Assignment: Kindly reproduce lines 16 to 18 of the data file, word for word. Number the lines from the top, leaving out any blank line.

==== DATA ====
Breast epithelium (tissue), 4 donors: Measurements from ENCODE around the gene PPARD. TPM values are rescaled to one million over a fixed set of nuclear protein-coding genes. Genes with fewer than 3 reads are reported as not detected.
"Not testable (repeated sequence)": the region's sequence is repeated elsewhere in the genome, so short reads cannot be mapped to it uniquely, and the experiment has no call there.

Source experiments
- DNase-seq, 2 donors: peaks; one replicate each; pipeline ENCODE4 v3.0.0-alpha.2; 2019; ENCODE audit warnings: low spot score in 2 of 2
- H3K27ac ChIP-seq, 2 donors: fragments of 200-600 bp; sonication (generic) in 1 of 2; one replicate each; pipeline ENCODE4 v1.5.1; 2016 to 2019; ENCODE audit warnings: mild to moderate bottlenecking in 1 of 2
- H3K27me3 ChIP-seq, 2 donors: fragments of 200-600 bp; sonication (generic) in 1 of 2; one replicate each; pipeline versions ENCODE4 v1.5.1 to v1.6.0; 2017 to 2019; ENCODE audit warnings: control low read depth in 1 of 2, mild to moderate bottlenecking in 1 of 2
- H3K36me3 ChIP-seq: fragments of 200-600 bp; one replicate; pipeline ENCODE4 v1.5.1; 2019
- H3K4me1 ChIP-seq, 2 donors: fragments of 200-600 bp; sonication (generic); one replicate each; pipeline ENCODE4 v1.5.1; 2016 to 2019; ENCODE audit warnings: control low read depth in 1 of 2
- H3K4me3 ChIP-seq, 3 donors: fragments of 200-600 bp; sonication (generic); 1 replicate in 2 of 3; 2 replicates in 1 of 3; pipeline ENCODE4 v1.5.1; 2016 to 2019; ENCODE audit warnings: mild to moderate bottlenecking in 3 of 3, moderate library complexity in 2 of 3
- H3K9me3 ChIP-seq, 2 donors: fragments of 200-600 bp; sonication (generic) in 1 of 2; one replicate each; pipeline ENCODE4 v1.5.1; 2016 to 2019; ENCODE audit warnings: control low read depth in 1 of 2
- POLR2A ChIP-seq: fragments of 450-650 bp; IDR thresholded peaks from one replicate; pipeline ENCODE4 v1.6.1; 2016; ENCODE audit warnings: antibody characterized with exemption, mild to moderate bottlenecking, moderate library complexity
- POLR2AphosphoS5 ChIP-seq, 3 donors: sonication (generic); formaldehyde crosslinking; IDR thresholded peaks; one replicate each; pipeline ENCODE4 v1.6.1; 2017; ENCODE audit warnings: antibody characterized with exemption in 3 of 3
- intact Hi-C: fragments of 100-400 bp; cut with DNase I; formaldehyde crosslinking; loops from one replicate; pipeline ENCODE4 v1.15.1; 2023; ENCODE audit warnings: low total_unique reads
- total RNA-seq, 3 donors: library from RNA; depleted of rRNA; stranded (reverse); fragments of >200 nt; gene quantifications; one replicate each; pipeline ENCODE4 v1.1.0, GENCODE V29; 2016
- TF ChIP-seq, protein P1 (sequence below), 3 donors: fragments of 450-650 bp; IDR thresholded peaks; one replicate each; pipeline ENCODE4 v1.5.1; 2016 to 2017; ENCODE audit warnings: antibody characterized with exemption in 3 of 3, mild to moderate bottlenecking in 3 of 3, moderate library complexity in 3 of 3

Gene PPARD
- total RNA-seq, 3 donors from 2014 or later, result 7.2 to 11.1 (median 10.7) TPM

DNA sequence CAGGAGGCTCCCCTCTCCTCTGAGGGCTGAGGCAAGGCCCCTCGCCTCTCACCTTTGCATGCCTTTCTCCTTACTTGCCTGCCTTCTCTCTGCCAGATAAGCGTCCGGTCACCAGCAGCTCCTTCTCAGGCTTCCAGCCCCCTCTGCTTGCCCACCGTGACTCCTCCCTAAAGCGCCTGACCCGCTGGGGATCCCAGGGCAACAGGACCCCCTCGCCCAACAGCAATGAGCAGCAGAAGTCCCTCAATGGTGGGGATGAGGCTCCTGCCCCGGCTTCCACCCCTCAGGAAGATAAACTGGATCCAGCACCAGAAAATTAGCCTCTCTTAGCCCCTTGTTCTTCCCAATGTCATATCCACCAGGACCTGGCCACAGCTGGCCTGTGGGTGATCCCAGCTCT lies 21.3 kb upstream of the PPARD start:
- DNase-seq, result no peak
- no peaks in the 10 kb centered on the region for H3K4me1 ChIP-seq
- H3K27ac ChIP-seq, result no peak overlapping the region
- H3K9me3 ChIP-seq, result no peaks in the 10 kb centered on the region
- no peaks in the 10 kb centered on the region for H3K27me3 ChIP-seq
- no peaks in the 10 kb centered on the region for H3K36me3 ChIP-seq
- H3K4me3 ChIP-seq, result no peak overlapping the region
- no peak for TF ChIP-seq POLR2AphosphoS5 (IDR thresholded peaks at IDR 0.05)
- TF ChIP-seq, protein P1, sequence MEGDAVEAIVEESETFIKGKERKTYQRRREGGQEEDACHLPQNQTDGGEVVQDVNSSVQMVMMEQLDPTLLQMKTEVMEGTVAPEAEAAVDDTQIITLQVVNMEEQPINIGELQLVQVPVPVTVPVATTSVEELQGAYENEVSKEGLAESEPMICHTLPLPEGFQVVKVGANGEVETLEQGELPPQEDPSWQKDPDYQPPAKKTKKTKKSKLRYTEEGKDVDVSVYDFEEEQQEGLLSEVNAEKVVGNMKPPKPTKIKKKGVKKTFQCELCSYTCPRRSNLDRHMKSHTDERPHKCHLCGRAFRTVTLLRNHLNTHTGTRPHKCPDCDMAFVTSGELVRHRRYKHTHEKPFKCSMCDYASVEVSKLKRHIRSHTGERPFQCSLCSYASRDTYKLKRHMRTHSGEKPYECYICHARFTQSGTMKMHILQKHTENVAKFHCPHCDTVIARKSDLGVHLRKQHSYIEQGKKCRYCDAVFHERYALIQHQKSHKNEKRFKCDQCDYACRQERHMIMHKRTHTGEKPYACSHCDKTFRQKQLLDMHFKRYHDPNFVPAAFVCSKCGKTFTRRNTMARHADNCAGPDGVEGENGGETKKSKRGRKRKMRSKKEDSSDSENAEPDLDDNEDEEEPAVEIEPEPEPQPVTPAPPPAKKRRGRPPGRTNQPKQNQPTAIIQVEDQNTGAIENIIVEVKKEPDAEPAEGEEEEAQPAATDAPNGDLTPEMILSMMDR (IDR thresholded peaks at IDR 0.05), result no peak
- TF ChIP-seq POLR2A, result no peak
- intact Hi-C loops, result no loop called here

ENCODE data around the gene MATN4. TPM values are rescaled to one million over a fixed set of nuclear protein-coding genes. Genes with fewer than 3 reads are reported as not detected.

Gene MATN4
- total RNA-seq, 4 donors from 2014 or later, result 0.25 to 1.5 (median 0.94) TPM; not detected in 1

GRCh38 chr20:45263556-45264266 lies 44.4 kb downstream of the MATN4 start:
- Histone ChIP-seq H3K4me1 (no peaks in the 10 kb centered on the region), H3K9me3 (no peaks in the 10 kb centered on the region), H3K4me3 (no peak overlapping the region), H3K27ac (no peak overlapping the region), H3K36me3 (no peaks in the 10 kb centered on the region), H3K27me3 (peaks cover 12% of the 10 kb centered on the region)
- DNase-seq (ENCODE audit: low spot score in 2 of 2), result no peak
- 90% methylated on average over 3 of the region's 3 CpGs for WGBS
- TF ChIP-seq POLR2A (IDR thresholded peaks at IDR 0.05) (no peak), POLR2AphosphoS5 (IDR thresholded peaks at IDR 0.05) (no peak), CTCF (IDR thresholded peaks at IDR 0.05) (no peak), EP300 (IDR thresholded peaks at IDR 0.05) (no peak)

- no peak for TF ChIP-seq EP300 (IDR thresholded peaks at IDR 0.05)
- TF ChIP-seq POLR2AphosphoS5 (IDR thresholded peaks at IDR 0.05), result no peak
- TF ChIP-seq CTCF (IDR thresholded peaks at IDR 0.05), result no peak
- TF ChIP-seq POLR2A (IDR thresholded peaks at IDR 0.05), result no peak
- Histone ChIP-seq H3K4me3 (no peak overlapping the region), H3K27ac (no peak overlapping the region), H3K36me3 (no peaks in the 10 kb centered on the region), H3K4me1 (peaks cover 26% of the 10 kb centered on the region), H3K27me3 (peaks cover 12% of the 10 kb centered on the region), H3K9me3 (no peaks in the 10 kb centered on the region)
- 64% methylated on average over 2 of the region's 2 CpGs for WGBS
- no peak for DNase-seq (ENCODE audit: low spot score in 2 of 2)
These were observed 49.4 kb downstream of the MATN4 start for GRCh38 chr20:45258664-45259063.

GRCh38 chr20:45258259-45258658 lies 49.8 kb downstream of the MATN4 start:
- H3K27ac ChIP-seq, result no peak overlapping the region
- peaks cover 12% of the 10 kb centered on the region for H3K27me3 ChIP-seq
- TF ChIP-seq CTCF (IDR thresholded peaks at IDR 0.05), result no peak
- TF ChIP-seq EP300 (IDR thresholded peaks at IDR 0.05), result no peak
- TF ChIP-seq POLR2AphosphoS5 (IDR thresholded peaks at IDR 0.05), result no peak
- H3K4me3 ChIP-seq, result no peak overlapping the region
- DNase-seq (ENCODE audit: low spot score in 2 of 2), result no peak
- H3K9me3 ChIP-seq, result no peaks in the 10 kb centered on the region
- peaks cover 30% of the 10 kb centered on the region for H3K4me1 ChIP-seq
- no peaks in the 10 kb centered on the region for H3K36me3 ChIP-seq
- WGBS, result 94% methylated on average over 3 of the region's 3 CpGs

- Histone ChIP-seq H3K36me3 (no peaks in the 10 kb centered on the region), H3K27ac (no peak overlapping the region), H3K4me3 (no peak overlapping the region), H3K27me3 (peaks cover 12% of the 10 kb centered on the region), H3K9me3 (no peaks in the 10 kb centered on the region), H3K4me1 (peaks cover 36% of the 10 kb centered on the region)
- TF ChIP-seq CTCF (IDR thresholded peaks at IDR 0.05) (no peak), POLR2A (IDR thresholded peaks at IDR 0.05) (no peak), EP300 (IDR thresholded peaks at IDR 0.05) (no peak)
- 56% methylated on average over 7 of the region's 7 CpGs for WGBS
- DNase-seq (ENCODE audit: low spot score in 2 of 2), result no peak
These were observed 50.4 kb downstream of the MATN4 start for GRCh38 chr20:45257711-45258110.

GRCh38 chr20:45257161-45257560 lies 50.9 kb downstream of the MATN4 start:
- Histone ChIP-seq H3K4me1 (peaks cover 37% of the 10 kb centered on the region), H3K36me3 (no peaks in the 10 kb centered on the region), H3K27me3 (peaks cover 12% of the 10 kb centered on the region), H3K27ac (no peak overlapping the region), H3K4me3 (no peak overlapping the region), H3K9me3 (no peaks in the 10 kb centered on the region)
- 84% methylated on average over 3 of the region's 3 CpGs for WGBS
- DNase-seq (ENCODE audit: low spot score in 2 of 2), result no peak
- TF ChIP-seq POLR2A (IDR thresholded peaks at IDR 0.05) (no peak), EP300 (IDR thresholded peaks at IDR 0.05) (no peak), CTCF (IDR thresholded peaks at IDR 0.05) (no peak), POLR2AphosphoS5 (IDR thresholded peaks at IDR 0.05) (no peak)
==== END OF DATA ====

Gene PPARD
- total RNA-seq, 3 donors from 2014 or later, result 7.2 to 11.1 (median 10.7) TPM

DNA sequence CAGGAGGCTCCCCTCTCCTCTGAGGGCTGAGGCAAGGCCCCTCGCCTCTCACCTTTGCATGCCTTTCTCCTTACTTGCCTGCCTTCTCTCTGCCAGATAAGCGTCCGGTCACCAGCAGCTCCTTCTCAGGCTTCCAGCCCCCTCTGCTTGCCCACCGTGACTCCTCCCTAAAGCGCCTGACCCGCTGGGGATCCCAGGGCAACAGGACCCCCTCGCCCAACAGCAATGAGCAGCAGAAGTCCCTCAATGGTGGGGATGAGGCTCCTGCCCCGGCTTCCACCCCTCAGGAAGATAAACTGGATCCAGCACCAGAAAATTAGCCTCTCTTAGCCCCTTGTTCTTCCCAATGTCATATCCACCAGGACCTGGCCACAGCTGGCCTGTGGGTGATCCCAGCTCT lies 21.3 kb upstream of the PPARD start: